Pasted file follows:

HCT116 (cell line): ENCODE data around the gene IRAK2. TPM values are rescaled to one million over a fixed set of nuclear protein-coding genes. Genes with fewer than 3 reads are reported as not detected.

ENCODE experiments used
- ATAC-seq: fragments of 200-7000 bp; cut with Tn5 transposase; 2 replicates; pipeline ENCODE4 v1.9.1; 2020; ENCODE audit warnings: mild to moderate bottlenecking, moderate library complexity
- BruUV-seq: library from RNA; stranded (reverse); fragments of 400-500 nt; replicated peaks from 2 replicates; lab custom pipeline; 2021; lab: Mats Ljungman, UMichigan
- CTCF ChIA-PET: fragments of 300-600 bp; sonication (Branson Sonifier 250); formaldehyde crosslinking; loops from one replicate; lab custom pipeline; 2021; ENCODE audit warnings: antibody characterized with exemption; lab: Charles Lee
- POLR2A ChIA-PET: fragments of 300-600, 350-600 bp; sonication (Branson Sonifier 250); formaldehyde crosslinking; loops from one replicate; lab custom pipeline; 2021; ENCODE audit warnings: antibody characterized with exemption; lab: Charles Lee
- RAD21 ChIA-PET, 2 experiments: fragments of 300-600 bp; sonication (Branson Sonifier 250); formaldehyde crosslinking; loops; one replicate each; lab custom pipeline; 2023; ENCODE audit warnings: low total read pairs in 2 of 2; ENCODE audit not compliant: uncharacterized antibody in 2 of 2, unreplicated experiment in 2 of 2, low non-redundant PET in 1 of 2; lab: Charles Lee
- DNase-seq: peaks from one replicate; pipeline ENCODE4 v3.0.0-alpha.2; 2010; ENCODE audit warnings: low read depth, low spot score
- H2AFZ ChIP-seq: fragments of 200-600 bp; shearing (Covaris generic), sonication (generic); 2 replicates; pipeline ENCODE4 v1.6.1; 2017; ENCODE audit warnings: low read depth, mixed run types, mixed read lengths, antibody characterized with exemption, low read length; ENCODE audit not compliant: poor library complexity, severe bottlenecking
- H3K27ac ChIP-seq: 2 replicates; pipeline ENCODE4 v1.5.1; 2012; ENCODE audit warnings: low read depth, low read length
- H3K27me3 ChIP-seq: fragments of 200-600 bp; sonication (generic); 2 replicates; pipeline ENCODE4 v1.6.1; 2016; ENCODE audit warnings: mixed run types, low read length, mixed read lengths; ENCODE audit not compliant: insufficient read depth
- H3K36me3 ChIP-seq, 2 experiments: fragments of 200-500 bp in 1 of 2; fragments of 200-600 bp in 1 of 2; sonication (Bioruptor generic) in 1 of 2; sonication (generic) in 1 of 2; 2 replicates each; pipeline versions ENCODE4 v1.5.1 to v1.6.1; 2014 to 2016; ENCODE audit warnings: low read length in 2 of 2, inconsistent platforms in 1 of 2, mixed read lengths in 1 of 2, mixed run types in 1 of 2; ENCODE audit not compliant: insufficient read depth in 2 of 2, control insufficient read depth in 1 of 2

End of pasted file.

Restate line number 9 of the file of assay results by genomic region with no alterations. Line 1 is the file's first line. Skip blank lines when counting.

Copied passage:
- H2AFZ ChIP-seq: fragments of 200-600 bp; shearing (Covaris generic), sonication (generic); 2 replicates; pipeline ENCODE4 v1.6.1; 2017; ENCODE audit warnings: low read depth, mixed run types, mixed read lengths, antibody characterized with exemption, low read length; ENCODE audit not compliant: poor library complexity, severe bottlenecking